for many applications.
Social Mobility?
The passage of individuals from one social class to another
Horizontal Mobility?
Movement from one position to another roughly equivalent in social status
Downward Mobility?
Movement from one position to another position that is lower in social status
Upward Mobility?
Movement from one position to another position that is higher in social status
Differential fertility: Middle class reproduce fewer children than lower class
Targeting the Poor?
Most marketers ignore this segment
Segmenting consumers based on their attitudes toward luxury?
(1) Luxury is functional
(2) Luxury is a reward
(3) Luxury is indulgence
The Nouveau Riches?
Consumers who have achieved extreme wealth and are relatively recent members of upper class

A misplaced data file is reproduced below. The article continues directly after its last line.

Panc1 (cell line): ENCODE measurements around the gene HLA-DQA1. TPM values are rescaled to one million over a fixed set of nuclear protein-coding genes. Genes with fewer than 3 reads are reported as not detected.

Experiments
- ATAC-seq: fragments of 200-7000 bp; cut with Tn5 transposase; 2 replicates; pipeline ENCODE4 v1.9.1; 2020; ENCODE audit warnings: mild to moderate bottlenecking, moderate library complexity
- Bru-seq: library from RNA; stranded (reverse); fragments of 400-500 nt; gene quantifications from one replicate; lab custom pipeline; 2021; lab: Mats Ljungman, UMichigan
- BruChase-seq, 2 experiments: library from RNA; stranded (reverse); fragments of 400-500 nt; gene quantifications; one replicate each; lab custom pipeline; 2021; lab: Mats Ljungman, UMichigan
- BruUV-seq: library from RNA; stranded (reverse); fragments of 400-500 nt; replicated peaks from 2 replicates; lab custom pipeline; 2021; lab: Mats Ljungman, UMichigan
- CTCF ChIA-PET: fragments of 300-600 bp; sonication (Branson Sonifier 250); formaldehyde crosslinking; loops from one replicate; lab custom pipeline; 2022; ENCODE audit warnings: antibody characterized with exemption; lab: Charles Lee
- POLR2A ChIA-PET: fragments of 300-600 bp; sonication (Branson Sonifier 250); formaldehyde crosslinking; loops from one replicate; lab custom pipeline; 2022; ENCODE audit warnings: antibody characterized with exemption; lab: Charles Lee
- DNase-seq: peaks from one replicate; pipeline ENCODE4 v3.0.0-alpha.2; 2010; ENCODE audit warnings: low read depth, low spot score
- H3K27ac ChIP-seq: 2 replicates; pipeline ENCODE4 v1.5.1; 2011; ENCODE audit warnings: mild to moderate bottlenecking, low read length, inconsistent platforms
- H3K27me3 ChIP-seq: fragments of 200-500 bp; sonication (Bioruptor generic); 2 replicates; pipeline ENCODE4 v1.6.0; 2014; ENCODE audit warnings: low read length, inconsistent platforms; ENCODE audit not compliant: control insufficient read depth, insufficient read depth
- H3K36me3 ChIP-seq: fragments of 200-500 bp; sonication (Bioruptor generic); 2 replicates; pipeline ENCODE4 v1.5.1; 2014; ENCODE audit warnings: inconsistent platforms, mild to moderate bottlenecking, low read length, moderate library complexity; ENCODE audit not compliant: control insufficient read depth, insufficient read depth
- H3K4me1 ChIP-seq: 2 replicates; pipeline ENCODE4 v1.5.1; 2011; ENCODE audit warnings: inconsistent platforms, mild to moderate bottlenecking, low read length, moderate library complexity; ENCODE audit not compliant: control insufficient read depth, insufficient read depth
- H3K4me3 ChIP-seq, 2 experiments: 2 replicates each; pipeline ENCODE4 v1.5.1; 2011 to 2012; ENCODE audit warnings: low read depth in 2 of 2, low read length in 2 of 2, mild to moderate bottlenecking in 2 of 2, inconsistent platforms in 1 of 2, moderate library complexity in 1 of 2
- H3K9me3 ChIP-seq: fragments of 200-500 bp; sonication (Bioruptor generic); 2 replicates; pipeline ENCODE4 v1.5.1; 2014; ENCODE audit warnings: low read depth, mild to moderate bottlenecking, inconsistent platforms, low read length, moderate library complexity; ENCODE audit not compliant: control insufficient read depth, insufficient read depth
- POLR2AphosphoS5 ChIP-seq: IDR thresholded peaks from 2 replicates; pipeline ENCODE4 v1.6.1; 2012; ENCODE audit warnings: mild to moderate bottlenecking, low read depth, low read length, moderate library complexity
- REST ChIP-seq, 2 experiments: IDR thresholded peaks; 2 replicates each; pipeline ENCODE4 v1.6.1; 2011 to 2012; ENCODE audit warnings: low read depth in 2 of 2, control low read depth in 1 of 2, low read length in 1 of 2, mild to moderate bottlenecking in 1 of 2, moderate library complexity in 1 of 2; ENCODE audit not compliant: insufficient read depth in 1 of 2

Status anxiety: Concern that one is being consistent with the cultural environment of being wealthy
Symbolic self-completion: Excessive flamboyant consumption to make up for insecurity
Subcultures?
Group memberships within society at large
Ethnic Subculture?
A self-perpetuating group of consumers who are held together by common cultural or genetic ties, and is identified both by its members and by others as being a distinguishable category.
High-context Culture?
Group members tend to be tightly knit, and they are likely to infer meanings that go beyond the spoken word.
De-ethnicization?
Refers to the process whereby a product formerly associated with a specific ethnic group is detached from its roots and marketed to other subcultures.
Affluence of Immigrants?
62 % of all Arab-Americans have spent some time in college, but 45 % of all Americans have;